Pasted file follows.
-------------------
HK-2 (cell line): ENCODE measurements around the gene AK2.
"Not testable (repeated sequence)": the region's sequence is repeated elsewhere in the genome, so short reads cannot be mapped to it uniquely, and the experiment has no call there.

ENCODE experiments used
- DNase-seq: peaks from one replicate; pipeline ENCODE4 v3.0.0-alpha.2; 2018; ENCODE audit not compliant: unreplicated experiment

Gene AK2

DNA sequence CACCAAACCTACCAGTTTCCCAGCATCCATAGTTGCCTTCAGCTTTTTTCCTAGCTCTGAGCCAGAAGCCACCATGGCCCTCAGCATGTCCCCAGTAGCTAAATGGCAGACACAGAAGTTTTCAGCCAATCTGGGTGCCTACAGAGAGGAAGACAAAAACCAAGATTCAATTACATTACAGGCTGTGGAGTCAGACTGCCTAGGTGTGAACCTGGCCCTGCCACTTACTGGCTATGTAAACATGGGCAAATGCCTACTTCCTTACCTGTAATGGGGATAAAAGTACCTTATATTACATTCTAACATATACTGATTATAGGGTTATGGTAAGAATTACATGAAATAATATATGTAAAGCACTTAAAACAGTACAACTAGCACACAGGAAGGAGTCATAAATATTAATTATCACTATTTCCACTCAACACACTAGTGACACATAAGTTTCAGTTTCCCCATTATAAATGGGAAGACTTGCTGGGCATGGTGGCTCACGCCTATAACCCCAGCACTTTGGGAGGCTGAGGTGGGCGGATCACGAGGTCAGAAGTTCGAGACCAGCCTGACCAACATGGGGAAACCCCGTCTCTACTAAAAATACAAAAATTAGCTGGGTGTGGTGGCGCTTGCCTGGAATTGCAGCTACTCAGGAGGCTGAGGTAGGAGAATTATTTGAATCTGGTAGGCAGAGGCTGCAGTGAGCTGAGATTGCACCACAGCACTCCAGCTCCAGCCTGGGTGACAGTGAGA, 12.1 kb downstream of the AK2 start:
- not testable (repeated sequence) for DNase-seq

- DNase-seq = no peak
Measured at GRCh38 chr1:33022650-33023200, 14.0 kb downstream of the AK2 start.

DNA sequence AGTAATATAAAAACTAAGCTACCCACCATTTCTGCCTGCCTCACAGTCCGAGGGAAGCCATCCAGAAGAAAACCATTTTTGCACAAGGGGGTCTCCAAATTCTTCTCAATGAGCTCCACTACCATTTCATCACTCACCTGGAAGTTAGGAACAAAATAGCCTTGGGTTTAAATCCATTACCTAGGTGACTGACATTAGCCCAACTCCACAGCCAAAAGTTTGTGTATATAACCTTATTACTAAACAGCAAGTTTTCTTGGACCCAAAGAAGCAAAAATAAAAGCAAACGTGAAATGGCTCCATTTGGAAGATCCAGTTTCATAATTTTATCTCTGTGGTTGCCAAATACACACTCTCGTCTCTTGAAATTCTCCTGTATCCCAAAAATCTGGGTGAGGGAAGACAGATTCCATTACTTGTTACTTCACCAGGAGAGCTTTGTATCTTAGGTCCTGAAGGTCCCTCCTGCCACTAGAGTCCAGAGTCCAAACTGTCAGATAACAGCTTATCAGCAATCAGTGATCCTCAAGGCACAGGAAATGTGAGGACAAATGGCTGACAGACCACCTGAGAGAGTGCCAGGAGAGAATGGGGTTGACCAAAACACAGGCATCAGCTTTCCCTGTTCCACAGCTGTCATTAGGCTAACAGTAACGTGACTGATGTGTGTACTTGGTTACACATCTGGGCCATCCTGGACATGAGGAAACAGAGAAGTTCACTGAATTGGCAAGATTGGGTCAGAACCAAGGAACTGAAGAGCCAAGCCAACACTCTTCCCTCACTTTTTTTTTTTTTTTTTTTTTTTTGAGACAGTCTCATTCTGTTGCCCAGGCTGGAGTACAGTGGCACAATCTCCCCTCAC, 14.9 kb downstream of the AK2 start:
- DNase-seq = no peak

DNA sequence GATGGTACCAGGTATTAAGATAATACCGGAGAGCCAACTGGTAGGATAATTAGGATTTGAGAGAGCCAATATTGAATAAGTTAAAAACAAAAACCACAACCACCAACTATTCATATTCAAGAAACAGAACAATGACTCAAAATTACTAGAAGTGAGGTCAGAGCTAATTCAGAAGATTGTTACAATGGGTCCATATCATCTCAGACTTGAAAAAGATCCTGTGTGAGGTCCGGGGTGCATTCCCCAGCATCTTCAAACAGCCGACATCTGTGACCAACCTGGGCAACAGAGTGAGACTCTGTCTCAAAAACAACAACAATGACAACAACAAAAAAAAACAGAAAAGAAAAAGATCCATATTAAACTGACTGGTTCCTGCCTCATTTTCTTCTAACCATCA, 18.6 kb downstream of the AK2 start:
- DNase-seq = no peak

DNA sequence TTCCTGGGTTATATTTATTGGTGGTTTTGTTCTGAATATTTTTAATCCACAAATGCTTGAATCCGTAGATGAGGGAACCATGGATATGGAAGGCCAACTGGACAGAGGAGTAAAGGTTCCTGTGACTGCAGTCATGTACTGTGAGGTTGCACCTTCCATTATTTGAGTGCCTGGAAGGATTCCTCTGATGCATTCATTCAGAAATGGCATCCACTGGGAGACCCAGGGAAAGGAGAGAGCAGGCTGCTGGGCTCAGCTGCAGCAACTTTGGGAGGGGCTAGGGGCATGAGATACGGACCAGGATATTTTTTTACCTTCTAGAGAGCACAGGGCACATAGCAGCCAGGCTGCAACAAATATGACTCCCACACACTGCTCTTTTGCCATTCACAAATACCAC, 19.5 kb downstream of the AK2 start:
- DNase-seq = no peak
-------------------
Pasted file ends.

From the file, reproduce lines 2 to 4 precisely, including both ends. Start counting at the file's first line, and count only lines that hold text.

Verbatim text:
"Not testable (repeated sequence)": the region's sequence is repeated elsewhere in the genome, so short reads cannot be mapped to it uniquely, and the experiment has no call there.

ENCODE experiments used
- DNase-seq: peaks from one replicate; pipeline ENCODE4 v3.0.0-alpha.2; 2018; ENCODE audit not compliant: unreplicated experiment